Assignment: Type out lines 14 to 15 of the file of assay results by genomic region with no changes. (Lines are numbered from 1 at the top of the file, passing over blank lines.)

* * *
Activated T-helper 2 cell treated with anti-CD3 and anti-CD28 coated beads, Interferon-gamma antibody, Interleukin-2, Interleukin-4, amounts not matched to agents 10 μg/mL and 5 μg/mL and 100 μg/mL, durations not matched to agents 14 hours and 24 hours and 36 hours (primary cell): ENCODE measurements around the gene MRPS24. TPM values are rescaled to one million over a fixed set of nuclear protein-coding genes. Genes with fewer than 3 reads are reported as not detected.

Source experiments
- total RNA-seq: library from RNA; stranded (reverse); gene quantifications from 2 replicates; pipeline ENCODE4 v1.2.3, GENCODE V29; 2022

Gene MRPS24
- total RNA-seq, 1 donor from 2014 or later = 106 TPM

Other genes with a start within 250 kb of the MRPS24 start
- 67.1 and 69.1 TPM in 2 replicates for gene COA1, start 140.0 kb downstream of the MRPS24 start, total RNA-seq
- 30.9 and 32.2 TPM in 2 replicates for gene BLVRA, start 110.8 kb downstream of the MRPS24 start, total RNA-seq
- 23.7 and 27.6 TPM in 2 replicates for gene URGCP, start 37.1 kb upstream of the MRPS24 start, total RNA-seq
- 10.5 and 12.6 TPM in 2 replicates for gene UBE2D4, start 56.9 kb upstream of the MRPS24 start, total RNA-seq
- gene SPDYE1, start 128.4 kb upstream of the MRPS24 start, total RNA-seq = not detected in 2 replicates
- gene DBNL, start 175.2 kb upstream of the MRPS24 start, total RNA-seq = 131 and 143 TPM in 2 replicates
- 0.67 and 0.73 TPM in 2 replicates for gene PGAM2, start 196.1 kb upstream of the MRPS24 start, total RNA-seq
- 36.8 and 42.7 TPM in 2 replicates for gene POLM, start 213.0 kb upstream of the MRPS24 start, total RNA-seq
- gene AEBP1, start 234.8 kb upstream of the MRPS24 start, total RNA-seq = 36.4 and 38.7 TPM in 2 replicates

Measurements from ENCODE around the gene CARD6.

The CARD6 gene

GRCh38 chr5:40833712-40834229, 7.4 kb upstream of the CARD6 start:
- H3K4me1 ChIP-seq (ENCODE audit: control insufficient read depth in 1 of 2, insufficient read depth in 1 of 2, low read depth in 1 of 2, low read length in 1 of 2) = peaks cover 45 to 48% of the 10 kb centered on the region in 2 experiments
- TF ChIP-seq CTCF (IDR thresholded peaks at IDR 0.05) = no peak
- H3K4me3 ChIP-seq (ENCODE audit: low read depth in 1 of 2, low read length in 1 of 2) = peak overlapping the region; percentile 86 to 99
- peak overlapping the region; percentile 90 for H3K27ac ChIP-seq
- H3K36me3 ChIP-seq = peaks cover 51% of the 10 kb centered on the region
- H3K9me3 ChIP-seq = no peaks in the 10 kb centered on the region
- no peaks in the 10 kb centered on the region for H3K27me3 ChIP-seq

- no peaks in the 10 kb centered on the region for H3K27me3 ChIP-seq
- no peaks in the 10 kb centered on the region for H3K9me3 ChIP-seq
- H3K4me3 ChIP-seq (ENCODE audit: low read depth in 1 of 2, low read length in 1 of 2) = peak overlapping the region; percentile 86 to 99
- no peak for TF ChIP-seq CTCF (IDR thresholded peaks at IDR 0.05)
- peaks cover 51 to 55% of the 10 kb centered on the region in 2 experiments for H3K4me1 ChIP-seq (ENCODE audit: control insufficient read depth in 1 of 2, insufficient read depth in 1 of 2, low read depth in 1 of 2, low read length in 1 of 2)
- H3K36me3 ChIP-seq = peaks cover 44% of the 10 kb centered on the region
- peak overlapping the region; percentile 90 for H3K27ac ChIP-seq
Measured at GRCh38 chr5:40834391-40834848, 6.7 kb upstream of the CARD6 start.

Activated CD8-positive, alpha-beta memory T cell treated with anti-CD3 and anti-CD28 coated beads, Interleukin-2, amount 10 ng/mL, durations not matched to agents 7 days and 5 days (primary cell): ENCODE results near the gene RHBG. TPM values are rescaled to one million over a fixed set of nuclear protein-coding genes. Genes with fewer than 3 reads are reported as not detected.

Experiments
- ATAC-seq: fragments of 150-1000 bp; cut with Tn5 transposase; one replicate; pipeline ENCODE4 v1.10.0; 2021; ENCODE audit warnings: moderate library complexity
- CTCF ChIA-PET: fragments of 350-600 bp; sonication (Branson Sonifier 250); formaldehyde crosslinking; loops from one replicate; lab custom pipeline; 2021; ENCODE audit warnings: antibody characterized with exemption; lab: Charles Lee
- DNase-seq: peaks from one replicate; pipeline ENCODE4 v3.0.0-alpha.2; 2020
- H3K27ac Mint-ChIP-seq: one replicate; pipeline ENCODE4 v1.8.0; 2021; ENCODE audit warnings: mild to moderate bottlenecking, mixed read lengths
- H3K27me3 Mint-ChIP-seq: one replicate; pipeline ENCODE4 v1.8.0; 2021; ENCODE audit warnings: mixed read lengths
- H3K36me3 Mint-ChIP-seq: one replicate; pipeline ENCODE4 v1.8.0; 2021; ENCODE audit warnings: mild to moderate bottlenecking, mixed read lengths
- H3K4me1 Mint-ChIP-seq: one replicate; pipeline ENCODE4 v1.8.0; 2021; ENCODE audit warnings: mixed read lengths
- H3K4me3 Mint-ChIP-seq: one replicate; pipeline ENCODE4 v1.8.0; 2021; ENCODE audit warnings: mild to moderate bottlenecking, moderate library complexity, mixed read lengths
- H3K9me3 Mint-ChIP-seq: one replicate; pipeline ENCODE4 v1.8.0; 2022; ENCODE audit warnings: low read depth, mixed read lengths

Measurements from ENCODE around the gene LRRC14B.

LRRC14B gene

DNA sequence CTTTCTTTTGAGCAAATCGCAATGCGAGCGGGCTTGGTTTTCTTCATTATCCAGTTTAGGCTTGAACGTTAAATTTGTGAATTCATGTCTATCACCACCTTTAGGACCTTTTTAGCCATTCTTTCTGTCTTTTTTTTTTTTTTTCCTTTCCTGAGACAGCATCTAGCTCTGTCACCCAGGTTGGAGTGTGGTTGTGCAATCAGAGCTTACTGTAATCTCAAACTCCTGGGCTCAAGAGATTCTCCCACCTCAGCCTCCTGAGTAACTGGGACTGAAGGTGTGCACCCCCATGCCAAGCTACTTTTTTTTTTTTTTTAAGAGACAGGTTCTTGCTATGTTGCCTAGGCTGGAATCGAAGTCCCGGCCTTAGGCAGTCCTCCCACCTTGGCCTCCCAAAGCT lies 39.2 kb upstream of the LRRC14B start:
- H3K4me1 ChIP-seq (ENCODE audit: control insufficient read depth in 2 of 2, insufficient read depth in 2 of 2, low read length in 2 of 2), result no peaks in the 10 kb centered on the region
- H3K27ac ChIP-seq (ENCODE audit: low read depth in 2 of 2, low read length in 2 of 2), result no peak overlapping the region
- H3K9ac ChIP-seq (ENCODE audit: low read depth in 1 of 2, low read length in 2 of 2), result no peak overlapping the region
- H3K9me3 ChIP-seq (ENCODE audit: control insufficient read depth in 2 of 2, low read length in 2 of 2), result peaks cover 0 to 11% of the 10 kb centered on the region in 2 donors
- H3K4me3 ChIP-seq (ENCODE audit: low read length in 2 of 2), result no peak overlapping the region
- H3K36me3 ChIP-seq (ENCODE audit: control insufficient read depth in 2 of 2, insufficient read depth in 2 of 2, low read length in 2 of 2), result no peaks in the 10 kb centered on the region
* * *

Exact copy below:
- 36.8 and 42.7 TPM in 2 replicates for gene POLM, start 213.0 kb upstream of the MRPS24 start, total RNA-seq
- gene AEBP1, start 234.8 kb upstream of the MRPS24 start, total RNA-seq = 36.4 and 38.7 TPM in 2 replicates